The messy tree, in this instance, is a lime with a protection order on it. If you have one in or overhanging your garden, you’ll know how majestic these popular street trees are, but also, depending on the variety, how much of a pain it can be having to clear up the sticky mess it will leave on your lawn, patio, flowerbeds and garden furniture. (If it overhangs your car, consider adapting the following idea for your driveway or front garden, if you have space.)
The sticky stuff is, in fact, honeydew and is caused by aphids, so there’s not a lot you can do about it, but this garden, attached to a Victorian terrace, shows off a good solution.
Designer Claire Burrage of Clara Bee built a large pergola with a solid roof that has a sedum bed planted on top of it and a dining area beneath it. “Now when the sap falls, it goes onto the roof and doesn’t affect the garden,” says Burrage.
See more of this garden
The living room lighting idea is one way to go, but here’s another. Again, it’s a design-forward approach: rather than the usual uplighters on paths or spiked into beds, or even outdoor festoon lights (all of which can look lovely), designer Stefano Marinaz created 6cm-wide lighting strips that stretch approximately 4m around the garden walls in this small courtyard.
The strips are made from a product called Rimex, which has a bronze-like finish. It ensures the wonderful living walls remain a feature after dark.
Take the tour
The redesign of this previously uninspiring front garden/driveway has to be seen in full to be appreciated (so do check it out in the link below).
There are many fantastic ideas to spark your own, but this one is a nice yet simple touch. Drainage was required on the driveway part of the design to remove the risk of water runoff and flooding. Rather than a standard slim steel grille, designer Simon Orchard instead created pebble channels to add interest and break up the big expanse of paving.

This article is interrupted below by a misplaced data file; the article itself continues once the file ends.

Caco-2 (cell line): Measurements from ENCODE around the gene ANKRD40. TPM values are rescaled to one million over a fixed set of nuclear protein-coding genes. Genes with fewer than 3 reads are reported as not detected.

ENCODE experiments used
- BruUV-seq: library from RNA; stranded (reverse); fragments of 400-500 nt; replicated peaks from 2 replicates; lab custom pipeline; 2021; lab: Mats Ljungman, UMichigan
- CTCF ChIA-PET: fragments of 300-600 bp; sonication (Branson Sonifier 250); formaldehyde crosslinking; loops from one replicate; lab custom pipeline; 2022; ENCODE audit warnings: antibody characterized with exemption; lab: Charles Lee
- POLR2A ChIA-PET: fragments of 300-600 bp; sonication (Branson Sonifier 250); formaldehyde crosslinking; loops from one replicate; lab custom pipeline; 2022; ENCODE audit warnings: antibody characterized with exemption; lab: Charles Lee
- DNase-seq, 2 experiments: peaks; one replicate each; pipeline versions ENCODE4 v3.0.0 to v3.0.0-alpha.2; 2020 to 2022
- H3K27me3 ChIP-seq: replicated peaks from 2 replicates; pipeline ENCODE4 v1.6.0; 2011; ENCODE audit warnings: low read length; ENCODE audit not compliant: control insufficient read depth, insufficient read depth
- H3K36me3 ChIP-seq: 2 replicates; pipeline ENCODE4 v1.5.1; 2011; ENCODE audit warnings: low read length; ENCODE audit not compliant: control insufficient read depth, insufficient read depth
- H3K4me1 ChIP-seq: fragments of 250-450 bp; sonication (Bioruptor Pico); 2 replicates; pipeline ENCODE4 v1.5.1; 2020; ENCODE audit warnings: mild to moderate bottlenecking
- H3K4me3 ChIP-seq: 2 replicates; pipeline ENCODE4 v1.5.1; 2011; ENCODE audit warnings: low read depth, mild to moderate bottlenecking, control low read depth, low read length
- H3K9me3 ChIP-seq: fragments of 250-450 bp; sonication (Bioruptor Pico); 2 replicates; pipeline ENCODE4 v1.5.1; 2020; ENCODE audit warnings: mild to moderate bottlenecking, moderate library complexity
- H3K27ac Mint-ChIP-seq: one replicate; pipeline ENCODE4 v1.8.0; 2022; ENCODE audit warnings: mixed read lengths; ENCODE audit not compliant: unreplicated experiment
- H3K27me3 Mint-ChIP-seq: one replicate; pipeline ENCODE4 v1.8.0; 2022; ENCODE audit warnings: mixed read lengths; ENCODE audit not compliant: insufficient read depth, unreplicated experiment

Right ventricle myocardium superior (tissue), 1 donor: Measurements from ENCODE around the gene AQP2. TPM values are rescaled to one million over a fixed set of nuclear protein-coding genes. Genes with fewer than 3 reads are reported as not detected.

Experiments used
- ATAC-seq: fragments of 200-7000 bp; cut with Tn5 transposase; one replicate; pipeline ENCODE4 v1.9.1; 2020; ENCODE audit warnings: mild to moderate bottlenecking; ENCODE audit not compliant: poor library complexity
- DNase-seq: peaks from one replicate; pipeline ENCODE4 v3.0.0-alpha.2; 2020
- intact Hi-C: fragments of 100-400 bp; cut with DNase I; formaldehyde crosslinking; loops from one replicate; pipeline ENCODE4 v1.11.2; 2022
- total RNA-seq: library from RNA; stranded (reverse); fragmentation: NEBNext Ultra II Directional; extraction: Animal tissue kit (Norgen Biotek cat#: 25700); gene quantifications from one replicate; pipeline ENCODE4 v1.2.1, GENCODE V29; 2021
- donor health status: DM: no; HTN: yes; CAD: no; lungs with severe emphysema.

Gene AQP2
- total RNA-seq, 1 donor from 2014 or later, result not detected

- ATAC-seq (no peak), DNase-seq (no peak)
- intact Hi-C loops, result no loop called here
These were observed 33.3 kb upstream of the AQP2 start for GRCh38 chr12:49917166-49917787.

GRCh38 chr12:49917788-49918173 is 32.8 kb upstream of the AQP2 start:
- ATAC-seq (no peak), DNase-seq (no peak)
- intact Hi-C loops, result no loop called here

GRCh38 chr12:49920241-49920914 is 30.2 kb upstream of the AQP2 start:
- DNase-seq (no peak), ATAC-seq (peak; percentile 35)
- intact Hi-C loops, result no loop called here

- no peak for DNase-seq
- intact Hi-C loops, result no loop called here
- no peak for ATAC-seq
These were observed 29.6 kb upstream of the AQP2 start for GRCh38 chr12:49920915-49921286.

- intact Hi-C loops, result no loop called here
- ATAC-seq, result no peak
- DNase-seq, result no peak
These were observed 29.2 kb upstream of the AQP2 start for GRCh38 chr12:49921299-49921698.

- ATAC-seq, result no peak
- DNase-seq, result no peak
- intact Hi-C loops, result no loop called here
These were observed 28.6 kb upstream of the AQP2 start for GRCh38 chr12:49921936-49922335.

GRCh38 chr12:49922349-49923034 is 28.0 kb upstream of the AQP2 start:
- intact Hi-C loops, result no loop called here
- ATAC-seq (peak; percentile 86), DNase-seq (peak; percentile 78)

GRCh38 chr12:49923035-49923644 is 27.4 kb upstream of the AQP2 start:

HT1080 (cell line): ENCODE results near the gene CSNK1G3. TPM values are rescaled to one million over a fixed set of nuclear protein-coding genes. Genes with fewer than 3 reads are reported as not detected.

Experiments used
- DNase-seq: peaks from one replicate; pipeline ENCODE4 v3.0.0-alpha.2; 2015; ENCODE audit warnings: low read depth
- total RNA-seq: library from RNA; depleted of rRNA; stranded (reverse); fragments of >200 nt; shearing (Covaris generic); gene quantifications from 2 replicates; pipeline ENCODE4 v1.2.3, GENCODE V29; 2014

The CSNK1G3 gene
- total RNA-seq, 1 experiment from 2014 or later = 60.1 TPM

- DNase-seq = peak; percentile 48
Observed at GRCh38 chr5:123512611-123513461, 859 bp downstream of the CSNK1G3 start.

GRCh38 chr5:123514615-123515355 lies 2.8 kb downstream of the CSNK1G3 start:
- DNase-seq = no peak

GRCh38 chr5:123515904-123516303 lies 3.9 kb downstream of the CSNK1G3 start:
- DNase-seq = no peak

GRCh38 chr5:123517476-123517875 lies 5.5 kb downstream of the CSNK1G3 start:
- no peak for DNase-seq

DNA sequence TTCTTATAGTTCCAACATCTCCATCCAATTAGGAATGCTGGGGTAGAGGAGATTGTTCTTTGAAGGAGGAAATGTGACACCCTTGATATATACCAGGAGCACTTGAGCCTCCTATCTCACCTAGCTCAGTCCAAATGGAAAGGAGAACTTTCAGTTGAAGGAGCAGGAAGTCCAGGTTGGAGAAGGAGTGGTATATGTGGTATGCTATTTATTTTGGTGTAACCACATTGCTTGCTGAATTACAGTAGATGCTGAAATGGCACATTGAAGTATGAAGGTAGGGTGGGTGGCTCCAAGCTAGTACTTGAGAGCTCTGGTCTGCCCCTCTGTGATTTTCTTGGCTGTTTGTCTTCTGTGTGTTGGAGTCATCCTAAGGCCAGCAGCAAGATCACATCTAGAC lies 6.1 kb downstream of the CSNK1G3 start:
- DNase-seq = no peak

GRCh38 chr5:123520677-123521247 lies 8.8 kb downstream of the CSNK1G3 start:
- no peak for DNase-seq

It’s an idea that could be replicated in back gardens, in drainage-requiring patios or even to mask unsightly drains at the ends of guttering as a quick DIY job (just top with a few handfuls of pebbles – simple).
See before and after photos of the whole project
The before photos of this garden are what will really show you just how smart an idea it was to create circles in a rectangular plot.
It perhaps seems counterintuitive, but breaking up what had been a long – 19m – angular space and cutting into it with curved paths and lawns has created a garden that feels bigger.
Designer Fiona Green, of Green Tree Garden Design, created three round lawns bordered by winding paths, which were created with sandstone sets mortared into place. The paths encourage slow progress through the garden, helping visitors to meander and look at the pretty planting as they go.
“I think what works in the garden is the combination of its strong shape and the planting,” says Green. “The planting would still be pretty on its own, but the winding path really makes the space seem so much bigger.”
Check out the transformation in full
It’s a common story: house with small kitchen gets a lovely new extension – but the garden shrinks a little to make space for it.
In this example, the effect was particularly pronounced, as the garden was already on the petite side. Designer Antonia Schofield‘s solution? To give the extension and the garden a seamless connection, so the reduced dimensions became less noticeable thanks to the garden feeling more prominent.
Pots filled with fig trees, palms and exotic climbers help to blend the boundary between the house and the garden, especially when the bifold doors are open. “You get a real sense of it being all one space,” says Schofield.
See it all
Can you imagine using any of these ideas in your own garden this year? Let us know which ones – or share more tips in the Comments section.